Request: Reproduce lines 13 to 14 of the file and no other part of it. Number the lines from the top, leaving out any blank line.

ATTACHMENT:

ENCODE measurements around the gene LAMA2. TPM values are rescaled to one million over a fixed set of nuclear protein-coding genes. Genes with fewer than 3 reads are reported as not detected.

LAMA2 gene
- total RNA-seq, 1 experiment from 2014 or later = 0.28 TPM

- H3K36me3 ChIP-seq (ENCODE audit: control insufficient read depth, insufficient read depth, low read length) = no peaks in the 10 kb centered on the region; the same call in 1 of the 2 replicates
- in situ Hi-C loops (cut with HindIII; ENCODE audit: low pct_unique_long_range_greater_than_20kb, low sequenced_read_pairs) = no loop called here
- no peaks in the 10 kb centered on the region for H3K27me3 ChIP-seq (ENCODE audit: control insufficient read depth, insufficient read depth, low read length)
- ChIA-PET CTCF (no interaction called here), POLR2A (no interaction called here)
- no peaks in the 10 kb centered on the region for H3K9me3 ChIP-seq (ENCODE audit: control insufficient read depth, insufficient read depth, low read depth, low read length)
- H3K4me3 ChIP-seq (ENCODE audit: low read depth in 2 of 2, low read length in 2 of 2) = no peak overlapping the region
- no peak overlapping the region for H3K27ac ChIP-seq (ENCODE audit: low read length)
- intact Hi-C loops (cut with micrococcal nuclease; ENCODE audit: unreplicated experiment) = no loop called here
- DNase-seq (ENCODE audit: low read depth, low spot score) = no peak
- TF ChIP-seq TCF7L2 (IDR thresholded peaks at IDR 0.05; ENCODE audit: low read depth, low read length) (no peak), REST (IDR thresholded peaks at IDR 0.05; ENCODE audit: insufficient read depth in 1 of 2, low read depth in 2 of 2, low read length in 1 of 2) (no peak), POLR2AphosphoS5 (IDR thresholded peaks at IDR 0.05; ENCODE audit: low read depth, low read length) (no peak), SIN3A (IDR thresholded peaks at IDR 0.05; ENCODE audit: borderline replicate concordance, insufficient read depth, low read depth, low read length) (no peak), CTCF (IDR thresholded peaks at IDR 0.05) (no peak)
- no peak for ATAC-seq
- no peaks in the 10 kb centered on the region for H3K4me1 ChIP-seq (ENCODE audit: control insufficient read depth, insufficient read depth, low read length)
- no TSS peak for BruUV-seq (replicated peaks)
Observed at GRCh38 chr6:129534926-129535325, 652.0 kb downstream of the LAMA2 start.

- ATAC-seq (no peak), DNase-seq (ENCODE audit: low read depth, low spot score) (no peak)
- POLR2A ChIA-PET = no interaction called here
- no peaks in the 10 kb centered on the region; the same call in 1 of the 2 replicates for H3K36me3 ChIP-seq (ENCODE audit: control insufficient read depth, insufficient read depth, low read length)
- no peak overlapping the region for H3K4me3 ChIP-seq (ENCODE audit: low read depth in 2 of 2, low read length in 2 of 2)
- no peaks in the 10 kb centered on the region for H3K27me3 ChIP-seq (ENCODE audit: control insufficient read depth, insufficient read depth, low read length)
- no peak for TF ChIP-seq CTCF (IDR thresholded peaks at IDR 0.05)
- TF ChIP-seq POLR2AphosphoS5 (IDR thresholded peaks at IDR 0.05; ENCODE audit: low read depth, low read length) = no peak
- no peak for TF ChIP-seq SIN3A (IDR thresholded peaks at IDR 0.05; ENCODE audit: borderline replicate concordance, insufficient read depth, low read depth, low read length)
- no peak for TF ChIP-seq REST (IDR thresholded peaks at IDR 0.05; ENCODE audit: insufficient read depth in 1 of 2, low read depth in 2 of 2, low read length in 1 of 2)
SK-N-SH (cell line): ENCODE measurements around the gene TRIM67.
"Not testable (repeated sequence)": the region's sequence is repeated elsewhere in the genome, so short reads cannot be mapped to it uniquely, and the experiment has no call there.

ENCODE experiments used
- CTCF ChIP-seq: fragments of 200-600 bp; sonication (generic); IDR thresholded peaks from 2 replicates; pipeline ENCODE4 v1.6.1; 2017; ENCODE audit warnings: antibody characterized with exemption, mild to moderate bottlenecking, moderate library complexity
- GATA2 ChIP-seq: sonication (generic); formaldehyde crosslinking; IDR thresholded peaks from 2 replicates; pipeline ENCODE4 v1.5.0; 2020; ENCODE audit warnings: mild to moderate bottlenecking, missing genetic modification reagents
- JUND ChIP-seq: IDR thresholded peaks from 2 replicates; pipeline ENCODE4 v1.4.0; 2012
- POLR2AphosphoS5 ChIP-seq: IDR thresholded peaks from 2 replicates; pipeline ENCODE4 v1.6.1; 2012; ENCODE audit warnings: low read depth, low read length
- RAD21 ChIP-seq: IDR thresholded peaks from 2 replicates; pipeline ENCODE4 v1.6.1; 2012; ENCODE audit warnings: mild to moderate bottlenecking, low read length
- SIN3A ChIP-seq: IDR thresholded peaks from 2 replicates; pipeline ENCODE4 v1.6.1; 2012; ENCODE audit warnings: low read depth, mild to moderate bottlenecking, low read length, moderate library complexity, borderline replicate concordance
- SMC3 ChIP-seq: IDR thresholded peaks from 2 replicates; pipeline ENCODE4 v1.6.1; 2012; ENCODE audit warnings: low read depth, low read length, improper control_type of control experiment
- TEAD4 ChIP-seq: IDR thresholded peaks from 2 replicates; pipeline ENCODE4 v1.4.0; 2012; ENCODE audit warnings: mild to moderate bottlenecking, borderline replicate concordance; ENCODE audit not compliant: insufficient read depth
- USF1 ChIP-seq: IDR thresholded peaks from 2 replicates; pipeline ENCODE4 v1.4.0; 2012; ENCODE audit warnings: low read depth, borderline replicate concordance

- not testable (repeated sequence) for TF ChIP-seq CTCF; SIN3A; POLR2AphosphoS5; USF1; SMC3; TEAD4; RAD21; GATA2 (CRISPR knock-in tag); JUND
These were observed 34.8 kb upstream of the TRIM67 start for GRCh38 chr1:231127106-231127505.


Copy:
- TF ChIP-seq TCF7L2 (IDR thresholded peaks at IDR 0.05; ENCODE audit: low read depth, low read length) (no peak), REST (IDR thresholded peaks at IDR 0.05; ENCODE audit: insufficient read depth in 1 of 2, low read depth in 2 of 2, low read length in 1 of 2) (no peak), POLR2AphosphoS5 (IDR thresholded peaks at IDR 0.05; ENCODE audit: low read depth, low read length) (no peak), SIN3A (IDR thresholded peaks at IDR 0.05; ENCODE audit: borderline replicate concordance, insufficient read depth, low read depth, low read length) (no peak), CTCF (IDR thresholded peaks at IDR 0.05) (no peak)
- no peak for ATAC-seq